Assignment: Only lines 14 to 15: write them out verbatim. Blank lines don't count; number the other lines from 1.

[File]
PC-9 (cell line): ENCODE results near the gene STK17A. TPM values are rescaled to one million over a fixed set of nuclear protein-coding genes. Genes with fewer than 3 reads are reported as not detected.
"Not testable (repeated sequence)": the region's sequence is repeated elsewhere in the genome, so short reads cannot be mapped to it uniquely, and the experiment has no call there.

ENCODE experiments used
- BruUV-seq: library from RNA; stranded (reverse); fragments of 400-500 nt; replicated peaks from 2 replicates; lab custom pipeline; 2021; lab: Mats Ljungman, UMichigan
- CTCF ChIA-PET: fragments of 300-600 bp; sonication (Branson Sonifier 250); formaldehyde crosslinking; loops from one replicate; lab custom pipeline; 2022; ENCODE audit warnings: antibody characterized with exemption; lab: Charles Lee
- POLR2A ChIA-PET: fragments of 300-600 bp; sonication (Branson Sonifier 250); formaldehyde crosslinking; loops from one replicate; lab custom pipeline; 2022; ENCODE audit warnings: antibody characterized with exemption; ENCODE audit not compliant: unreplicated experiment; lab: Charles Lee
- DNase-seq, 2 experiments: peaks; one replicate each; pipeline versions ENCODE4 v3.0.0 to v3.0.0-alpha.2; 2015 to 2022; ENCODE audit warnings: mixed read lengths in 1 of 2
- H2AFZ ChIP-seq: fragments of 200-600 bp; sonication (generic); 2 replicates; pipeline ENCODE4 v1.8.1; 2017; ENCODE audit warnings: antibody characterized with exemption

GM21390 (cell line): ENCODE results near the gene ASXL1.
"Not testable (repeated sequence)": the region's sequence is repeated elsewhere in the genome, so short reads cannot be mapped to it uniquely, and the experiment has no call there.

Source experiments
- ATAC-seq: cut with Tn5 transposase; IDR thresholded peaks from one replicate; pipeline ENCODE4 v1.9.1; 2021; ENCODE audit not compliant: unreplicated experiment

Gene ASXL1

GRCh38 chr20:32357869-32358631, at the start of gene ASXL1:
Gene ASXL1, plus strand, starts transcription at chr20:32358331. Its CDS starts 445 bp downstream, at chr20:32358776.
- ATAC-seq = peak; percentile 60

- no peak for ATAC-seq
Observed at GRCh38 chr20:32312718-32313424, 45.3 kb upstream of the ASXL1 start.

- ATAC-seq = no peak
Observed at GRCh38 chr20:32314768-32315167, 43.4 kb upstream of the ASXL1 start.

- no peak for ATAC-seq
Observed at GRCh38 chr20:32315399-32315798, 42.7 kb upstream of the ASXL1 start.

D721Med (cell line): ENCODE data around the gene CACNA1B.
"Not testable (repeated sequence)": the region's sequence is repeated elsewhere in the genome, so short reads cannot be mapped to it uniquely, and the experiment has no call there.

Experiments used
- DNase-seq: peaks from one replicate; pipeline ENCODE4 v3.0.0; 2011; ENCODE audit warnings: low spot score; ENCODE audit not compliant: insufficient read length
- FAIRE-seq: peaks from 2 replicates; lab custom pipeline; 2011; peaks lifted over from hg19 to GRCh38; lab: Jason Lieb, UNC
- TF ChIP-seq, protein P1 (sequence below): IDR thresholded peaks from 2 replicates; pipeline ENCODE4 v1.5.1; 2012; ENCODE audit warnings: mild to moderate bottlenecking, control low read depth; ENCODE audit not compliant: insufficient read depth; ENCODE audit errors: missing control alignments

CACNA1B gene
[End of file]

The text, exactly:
GRCh38 chr20:32357869-32358631, at the start of gene ASXL1:
Gene ASXL1, plus strand, starts transcription at chr20:32358331. Its CDS starts 445 bp downstream, at chr20:32358776.